The lower Kuskokwim River will remain closed to gillnets until more red and chum salmon arrive. King salmon numbers are low, but are expected meet the lower end of the state’s Kuskokwim River drainagewide spawning escapement goal. Meanwhile, the chum and red salmon are running late and just starting to pick up at Bethel. Managers want to see more salmon passing Bethel before allowing gillnets to return to the lower mainstem of the river.
Federal managers control the lower Kuskokwim River until Wednesday, July 1. Then the state takes jurisdiction over the king salmon run.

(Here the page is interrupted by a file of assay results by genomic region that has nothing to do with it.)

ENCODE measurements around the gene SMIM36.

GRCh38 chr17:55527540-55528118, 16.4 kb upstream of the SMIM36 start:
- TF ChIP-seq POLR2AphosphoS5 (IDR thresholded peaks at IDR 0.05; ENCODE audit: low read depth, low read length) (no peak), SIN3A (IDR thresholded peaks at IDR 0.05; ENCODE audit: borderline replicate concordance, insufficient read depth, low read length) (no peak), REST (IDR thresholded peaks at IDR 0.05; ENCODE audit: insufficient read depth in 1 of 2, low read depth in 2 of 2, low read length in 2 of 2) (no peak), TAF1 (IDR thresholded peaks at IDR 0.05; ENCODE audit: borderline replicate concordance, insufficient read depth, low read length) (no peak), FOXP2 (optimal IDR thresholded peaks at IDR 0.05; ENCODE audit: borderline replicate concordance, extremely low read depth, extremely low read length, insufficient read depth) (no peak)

State biologist Nick Smith plans to keep the Kuskokwim mainstem below the Kalskag Bluffs closed to gillnets until the Bethel test fishery indicates that the number of red and chum salmon outnumber kings 10 to 1 for three consecutive days.
Meanwhile, the lower Kuskokwim River below the Kalskag Bluffs would remain open to rod and reel, dip nets, beach seines, and fish wheels. Also, the non-spawning salmon tributaries would remain open to gillnets 100 yards upstream from their confluence with the Kuskokwim River.
The Kuskokwim Salmon Management Working Group passed a motion on June 29 supporting Smith’s management plan.